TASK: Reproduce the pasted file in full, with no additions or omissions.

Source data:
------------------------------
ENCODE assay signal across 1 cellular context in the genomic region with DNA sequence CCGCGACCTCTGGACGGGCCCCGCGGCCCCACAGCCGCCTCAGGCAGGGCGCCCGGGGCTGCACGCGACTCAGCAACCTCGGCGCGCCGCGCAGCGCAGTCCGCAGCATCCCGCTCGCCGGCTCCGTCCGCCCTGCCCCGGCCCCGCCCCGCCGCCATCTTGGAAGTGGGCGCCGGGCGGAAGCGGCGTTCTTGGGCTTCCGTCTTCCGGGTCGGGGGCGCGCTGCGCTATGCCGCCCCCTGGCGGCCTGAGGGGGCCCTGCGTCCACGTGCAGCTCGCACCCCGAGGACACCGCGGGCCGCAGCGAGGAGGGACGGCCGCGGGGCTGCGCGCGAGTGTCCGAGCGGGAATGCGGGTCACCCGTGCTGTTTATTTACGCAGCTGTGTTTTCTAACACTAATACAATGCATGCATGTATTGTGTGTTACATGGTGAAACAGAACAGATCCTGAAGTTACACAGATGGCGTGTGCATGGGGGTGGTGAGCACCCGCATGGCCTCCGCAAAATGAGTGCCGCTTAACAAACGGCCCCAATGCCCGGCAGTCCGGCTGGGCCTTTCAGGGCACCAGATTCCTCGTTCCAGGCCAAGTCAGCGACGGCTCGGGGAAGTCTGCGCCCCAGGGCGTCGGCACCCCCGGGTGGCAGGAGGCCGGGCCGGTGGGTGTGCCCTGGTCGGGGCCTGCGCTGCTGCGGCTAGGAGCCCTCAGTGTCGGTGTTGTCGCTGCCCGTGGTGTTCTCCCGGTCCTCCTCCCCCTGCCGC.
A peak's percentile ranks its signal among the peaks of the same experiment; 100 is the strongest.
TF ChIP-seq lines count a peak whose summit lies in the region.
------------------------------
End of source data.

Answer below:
ENCODE assay signal across 1 cellular context in the genomic region with DNA sequence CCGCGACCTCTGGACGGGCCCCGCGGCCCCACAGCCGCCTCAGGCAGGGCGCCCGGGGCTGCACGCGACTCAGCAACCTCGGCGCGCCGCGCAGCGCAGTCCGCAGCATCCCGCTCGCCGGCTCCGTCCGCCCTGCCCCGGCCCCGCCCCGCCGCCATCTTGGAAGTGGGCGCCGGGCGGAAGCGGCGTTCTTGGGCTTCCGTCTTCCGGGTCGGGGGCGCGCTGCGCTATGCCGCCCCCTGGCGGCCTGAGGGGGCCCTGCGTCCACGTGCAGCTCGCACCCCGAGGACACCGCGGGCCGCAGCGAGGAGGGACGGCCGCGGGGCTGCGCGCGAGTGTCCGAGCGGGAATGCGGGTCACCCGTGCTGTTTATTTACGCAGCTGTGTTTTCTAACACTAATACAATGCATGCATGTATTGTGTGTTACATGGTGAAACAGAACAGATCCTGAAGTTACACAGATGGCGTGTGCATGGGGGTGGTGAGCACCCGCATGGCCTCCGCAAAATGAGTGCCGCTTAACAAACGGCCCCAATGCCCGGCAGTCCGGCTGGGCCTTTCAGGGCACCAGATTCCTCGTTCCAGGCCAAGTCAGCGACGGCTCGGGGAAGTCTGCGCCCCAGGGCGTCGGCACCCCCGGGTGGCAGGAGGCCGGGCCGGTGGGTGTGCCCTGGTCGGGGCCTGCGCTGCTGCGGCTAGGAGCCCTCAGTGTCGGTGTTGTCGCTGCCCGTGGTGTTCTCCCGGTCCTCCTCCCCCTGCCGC.
A peak's percentile ranks its signal among the peaks of the same experiment; 100 is the strongest.
TF ChIP-seq lines count a peak whose summit lies in the region.